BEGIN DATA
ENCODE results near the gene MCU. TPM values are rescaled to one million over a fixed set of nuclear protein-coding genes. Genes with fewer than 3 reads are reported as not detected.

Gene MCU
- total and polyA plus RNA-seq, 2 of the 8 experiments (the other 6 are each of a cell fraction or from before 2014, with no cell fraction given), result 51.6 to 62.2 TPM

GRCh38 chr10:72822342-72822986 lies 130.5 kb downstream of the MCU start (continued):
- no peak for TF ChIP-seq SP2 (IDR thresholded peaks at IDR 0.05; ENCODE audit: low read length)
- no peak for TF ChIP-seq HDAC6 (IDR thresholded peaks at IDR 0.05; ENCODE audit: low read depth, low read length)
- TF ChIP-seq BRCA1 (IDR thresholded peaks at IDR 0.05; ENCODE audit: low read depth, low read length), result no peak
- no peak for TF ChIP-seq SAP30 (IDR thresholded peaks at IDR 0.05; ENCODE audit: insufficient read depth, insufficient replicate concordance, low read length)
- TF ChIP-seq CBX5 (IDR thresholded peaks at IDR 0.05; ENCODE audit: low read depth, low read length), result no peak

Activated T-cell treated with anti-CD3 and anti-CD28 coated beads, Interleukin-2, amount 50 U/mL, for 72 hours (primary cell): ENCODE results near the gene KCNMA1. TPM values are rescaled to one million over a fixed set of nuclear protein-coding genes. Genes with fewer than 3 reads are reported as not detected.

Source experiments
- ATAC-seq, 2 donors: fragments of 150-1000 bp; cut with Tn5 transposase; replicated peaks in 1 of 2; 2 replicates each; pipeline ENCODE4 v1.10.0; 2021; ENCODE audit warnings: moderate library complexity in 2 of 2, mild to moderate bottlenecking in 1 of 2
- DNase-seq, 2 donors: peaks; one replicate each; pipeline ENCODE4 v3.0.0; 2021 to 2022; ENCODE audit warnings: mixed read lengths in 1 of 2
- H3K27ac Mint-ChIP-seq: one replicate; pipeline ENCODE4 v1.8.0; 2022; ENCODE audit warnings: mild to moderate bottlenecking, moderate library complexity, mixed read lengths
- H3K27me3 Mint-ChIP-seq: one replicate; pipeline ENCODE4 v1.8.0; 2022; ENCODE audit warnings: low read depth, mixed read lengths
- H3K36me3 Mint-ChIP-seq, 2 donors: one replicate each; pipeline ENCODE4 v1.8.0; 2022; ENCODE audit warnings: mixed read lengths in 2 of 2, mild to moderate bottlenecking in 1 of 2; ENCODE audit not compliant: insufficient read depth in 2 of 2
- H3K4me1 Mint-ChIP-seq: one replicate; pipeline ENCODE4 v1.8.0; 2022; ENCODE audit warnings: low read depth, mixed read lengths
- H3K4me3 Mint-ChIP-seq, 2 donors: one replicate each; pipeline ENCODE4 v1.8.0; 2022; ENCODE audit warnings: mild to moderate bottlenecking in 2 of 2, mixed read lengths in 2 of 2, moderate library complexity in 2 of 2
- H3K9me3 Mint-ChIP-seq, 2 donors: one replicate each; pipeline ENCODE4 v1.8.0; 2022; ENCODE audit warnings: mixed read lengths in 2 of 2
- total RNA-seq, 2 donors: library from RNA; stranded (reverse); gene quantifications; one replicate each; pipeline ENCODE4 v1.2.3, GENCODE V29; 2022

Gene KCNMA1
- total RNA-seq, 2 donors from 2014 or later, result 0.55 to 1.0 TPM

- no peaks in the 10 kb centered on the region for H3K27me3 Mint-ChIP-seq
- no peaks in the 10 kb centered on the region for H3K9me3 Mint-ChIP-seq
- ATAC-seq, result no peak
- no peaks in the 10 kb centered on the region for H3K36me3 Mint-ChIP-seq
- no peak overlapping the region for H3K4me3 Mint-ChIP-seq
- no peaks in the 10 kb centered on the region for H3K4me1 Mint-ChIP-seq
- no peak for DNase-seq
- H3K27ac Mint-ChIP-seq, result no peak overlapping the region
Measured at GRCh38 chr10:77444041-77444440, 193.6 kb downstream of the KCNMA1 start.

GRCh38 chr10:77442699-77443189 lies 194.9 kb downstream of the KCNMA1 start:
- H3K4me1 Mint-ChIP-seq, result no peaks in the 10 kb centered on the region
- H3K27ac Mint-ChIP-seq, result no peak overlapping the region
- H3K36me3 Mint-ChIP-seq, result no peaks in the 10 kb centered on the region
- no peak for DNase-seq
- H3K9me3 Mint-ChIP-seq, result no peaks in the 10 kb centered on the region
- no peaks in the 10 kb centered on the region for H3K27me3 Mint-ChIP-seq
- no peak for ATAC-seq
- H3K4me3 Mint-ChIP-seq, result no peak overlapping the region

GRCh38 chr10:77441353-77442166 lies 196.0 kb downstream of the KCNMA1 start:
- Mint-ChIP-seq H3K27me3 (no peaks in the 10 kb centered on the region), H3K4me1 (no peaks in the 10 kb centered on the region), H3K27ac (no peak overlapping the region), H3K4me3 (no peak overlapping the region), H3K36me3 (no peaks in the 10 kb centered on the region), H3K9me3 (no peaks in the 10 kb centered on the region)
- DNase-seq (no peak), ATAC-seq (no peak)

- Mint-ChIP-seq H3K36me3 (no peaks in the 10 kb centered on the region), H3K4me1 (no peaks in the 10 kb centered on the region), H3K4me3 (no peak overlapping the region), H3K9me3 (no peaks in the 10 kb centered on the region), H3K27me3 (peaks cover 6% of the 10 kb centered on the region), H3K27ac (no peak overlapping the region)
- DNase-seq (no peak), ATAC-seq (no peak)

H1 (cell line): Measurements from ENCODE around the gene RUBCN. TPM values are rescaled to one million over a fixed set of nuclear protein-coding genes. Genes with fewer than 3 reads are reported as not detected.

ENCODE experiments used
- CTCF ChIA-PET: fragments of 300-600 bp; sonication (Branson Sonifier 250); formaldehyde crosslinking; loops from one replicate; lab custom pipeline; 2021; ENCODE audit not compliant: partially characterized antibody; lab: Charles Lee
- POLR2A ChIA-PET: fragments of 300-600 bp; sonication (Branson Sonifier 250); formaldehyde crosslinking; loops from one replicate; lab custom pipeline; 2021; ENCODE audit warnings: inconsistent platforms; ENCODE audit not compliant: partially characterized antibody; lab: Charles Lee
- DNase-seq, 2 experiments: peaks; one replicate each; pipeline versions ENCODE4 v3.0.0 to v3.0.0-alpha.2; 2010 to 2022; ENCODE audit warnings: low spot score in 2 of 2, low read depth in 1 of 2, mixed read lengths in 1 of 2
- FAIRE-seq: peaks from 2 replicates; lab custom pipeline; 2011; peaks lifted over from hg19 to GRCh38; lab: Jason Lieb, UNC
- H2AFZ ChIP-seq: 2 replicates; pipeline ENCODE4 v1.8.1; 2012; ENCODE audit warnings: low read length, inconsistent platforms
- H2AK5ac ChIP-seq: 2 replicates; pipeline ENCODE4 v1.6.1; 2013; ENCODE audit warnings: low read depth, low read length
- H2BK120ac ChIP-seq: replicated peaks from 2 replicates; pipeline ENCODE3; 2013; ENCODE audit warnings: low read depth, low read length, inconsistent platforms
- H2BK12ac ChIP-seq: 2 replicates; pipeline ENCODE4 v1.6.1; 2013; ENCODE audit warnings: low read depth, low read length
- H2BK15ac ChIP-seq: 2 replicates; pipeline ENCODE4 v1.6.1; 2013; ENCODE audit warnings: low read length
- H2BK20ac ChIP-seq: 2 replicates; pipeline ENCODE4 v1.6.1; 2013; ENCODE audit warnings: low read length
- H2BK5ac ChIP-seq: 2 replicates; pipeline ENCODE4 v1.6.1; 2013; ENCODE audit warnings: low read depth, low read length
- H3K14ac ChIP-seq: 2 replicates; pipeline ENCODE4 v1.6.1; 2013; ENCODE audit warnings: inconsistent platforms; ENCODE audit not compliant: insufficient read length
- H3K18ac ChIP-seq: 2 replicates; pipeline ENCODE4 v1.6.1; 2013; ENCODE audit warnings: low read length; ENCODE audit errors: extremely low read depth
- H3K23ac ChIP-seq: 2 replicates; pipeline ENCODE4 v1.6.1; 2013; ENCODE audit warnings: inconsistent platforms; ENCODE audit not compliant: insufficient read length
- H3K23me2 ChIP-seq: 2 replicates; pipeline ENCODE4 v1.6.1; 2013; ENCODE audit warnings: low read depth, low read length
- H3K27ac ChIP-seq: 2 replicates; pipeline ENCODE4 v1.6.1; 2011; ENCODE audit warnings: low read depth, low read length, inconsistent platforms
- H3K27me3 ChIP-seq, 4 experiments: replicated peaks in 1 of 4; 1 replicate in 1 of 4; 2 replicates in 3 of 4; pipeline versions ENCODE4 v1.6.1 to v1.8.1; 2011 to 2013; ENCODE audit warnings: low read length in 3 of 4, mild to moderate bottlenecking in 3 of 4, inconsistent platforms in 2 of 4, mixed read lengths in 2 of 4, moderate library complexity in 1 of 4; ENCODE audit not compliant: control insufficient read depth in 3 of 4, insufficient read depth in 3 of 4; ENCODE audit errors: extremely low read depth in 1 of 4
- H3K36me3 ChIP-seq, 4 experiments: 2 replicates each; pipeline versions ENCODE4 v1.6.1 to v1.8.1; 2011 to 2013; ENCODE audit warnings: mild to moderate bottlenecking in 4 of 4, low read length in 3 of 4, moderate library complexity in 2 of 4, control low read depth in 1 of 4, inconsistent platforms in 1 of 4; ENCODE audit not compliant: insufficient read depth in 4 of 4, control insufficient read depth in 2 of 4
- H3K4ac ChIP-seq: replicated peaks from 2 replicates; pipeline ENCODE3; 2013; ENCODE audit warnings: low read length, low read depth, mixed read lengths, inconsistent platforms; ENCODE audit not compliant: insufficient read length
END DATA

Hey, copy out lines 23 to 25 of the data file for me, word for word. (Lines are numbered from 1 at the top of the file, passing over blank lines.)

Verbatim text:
- no peaks in the 10 kb centered on the region for H3K27me3 Mint-ChIP-seq
- no peaks in the 10 kb centered on the region for H3K9me3 Mint-ChIP-seq
- ATAC-seq, result no peak